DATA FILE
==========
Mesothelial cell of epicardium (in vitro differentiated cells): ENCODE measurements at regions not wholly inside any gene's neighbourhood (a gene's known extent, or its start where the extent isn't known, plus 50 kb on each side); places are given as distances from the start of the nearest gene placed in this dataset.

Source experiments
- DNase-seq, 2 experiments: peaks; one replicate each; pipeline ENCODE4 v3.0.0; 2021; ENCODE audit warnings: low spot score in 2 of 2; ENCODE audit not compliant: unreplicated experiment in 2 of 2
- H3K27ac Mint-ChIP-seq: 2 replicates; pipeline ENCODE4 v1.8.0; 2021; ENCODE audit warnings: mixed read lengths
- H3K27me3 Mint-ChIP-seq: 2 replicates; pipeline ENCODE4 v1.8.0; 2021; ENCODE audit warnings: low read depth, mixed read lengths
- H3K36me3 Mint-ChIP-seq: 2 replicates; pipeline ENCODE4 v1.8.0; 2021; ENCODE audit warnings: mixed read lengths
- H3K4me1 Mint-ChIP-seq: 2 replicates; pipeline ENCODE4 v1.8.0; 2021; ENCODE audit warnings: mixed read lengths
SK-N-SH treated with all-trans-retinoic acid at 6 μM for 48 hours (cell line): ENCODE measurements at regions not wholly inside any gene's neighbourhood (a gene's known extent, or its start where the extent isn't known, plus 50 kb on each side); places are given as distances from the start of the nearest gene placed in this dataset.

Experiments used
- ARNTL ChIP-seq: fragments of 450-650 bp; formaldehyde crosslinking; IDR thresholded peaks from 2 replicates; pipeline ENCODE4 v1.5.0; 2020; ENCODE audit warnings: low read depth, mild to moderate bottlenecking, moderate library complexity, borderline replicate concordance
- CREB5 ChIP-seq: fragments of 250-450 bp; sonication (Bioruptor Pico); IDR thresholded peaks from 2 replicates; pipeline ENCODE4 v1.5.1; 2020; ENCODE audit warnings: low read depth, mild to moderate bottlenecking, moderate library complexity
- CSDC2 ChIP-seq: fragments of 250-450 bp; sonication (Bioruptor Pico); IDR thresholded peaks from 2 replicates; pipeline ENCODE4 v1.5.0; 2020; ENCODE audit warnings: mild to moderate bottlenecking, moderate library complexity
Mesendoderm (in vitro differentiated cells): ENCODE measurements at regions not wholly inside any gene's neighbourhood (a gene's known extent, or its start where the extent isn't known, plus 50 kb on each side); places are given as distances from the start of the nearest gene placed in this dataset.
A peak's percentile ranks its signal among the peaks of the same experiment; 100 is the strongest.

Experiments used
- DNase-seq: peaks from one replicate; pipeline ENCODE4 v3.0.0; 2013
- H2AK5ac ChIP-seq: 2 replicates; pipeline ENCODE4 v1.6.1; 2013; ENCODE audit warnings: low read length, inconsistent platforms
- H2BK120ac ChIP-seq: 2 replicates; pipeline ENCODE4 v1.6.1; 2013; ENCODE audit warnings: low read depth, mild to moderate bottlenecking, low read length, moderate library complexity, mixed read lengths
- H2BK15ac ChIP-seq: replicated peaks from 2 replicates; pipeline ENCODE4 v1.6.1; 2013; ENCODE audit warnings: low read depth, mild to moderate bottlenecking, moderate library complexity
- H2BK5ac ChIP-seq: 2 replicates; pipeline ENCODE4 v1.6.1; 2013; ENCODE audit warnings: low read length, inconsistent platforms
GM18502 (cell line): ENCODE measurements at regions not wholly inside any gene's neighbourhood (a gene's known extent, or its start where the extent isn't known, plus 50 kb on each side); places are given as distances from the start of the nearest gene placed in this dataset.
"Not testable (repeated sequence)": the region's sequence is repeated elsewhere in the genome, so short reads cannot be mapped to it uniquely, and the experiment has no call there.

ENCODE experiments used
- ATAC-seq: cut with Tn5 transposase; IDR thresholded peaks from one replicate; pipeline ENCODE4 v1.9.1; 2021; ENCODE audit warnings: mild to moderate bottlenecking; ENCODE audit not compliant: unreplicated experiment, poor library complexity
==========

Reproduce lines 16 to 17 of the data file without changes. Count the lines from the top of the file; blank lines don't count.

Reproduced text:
- DNase-seq: peaks from one replicate; pipeline ENCODE4 v3.0.0; 2013
- H2AK5ac ChIP-seq: 2 replicates; pipeline ENCODE4 v1.6.1; 2013; ENCODE audit warnings: low read length, inconsistent platforms